Ray Nagin's Ego Is Too Big to Comprehend His Own Guilt
The disgraced former mayor of New Orleans just got a ten year prison term for bribery, wire fraud, money laundering, and tax evasion. But so far, he steadfastly refuses to believe he might have done anything wrong. He called the prosecution "magical."
Photo via Flickr user Tulane Public Relations
When Ray Nagin first ran for mayor of New Orleans in 2002, the centerpiece of his campaign was about getting tough on crime. Recently, it’s been Nagin hoping the law would cut him some slack. For 20 felony counts of bribery, wire fraud, money laundering, and tax evasion, the disgraced former mayor just got sentenced to 10 years in minimum-security prison—five years less than guidelines suggested. But so far, he steadfastly refuses to believe he might have done anything wrong.
From the beginning, Nagin maintained his innocence in the face of overwhelming evidence to the contrary. The vendors who plied him with bribes pled guilty long ago. His own City Hall deputy, Greg Meffert, broke down in tears as he apologized from the witness stand. In February, Nagin pleaded “not guilty” to each of the charges against him, his voice remaining absolutely calm as every muscle in his body became more rigid.
Photo by Anna Gaca
“It looked like if he could have, he would have levitated,” said Kalen Wright, a local forensics analyst who watched Nagin’s indictment close-up. “He looked like he was sort of vibrating towards the end. That was when I got the sense that he really believed that he had committed no wrong. It was surreal.”
The prospect of a decade in jail hasn’t budged Nagin’s incredulity, either. “In my opinion, I’ve been targeted, smeared, tarnished,” he told local TV news on Wednesday morning. “The prosecutors were fairly magical in their ability to take something that supposedly happened and paint it as reality when it didn't really happen.” There was nothing magical about it, so the ex-mayor fooled no one—except, apparently, himself.
These days, Nagin is ridiculed by the city where he was born. Someone snapped up his domain name and turned it into a satirical Tumblr describing him as a “jive talker, bribe taker, convicted felon, and soon-to-be jailbird.” But Ray Nagin’s real crime wasn’t accepting trips to New York and Hawaii, taking truckloads of free granite, or killing a plan to pay local Home Depot employees a living wage in exchange for a contract with his family’s stone countertop business. By the standards of Louisiana corruption, Ray Nagin is small fry. The bribes he accepted pale in comparison to the ones former Governor Edwin Edwards took in the 90s. His schemes aren't even in the same league as those of Governor Huey Long, whose legendary rackets were canonized in All the King's Men.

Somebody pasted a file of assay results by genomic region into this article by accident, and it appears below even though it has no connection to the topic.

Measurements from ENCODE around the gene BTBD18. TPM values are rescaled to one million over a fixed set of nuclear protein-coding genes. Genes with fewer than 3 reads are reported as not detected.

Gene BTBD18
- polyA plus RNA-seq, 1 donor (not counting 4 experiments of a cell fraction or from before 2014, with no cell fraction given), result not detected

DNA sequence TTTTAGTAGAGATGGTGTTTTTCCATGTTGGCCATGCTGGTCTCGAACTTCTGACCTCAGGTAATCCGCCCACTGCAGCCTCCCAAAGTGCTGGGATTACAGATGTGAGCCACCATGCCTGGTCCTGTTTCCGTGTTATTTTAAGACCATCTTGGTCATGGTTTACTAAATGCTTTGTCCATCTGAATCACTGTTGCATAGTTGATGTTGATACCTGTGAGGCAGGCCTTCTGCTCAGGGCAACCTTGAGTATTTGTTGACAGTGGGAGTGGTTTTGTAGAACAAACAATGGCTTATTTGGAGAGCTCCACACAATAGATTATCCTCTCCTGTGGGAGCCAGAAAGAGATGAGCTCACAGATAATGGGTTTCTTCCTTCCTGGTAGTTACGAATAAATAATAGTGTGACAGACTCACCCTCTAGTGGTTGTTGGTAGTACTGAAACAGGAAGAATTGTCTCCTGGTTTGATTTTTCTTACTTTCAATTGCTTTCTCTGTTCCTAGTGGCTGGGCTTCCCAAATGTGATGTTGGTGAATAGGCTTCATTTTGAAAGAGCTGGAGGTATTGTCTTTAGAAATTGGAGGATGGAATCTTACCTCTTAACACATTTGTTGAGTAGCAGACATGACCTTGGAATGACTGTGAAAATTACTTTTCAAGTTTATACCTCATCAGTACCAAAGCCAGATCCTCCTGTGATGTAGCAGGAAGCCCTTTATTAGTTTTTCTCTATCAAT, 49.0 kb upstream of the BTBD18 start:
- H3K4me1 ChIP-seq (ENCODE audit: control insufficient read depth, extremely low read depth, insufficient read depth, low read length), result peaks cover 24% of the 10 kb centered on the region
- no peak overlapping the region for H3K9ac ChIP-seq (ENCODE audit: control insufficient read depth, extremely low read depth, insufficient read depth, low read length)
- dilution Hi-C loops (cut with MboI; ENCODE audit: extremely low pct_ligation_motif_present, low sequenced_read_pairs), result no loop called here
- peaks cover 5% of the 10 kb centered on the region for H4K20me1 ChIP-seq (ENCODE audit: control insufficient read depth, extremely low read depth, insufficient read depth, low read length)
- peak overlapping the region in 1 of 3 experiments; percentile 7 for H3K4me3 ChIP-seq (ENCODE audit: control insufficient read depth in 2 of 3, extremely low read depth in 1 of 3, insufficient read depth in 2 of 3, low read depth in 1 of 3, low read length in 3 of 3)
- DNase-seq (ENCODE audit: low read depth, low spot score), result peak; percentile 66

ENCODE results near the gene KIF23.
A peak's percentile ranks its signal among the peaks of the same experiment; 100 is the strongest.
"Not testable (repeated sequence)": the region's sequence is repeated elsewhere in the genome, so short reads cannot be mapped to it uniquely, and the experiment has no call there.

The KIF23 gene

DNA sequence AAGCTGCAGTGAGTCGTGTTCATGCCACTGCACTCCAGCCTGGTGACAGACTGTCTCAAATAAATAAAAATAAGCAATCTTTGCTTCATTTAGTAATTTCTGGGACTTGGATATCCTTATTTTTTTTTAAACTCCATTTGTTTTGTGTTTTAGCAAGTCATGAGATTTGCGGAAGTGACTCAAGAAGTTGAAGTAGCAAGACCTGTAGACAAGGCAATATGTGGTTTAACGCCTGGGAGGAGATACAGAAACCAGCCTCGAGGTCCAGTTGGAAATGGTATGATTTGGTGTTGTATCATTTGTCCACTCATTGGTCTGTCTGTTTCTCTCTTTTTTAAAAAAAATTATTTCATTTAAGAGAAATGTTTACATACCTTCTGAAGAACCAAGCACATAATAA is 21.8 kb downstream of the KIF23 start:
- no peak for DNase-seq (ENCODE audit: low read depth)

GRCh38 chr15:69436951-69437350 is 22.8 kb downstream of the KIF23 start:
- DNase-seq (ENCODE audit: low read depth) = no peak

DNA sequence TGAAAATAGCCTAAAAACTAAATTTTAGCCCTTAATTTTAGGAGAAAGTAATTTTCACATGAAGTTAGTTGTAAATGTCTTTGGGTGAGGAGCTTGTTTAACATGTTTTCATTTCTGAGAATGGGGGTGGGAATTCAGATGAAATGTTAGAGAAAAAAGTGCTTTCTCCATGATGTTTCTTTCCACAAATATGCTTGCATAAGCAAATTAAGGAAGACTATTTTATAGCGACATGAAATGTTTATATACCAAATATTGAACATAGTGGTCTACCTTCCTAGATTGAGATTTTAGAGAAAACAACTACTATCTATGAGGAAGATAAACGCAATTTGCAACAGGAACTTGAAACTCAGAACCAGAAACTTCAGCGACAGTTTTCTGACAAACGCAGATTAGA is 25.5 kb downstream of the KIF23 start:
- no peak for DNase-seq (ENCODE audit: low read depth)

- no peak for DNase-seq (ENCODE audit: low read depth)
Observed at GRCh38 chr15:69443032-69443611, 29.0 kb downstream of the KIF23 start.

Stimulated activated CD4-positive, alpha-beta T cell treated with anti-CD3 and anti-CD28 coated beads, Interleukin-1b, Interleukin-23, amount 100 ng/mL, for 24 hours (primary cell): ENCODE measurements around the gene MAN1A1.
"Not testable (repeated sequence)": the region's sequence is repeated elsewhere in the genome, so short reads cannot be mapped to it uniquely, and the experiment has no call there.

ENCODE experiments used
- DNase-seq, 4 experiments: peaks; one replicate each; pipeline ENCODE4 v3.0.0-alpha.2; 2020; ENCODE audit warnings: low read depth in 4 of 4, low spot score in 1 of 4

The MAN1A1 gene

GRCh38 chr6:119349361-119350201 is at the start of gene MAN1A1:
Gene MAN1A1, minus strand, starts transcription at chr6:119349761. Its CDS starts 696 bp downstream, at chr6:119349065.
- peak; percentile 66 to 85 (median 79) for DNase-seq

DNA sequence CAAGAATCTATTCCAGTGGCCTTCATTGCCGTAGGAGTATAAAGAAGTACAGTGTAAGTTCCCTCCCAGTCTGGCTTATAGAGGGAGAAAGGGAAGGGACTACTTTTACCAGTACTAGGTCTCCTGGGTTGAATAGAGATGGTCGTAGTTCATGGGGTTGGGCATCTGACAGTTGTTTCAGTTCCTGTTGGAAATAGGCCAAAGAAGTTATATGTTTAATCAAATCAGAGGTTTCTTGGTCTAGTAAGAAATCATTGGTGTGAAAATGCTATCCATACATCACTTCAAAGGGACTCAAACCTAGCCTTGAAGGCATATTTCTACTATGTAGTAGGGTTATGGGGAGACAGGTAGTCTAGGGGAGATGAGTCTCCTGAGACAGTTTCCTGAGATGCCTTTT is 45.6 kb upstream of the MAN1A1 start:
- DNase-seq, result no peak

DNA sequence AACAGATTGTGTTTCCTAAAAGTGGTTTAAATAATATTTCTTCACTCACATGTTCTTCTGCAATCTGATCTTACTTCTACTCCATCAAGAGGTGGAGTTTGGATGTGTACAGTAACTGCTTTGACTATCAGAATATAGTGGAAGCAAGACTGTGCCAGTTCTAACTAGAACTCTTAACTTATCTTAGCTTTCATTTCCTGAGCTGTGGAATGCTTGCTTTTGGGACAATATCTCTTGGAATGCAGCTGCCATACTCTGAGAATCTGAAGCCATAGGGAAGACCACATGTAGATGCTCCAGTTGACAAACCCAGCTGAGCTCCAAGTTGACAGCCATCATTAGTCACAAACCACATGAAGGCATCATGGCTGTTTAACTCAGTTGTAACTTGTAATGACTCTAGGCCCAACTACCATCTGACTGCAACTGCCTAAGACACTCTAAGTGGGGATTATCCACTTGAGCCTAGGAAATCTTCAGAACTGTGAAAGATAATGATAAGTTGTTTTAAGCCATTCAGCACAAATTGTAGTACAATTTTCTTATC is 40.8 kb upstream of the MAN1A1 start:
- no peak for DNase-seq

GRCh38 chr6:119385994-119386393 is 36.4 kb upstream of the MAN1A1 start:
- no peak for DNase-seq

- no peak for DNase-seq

The real wrongdoing, the one that hangs over Nagin’s head like a cartoon anvil, comes from the same source as nearly every other problem plaguing the city: Hurricane Katrina. The ex-mayor is reviled for failed leadership, for the countless mistakes and missteps his administration made during the recovery, and for the endless bloviating he undertook throughout it all. The spectacle of his corruption trial was an insult added to an injury New Orleans badly wishes to put behind it.
Photo by Anna Gaca
Once a symbol of city unity, Nagin became the icon of its darkest hour. For a while, he was as much a disaster capitalism entrepreneur as he was the mayor. His response to one of the most costly and poorly managed catastrophes in American history was to reposition himself as an expert in disaster response. His path to national fame was paved with self-congratulation and a speaking tour. In 2008, while swaths of the city were still fighting for recovery resources, a group of Nagin’s loyal acolytes bestowed him with a dubious “Award of Distinction for Recovery, Courage and Leadership.”
Then they celebrated their newly created honor with a swanky party at the Ritz-Carlton. Nagin went on to self-publish a memoir extolling his management prowess, exercising his characteristically loose grasp on the facts while claiming that God chose him for the task of hurricane recovery.
Nearly ten years on from the storm, the flood, and the aftermath, New Orleans is finished with Nagin. Outside the federal courthouse where he received his sentence, a crudely lettered paper sign was taped to back of a bus stop. “Keep in Mind Martha Stewart When Sentencing Our Former Mayor Ray Nagin! They Are Both Human,” it read. It was as pathetic and nonsensical as Nagin’s own denial-ridden defense, and received with about as much authority.
By the time he’s released from prison, Nagin will be 68 years old. His political career is dead. Despite the declarations of innocence, his public persona is that of a man with his tail between his legs. For all his graft, he’s practically broke. It’s not clear how he’ll repay the $500,000 worth of bribes he received, or the $84,000 in restitution he owes to the IRS. He doesn’t have the virility or the personality of former Governor Edwards, who at age 68 is looking forward to the first birthday of his fifth child with his third wife. Even granite countertops aren’t in style anymore. If Nagin has a future, it’s probably in trading faded name recognition for the opportunity to peddle questionable disaster recovery advice. God help anyone who takes him seriously.
Follow Anna Gaca on Twitter.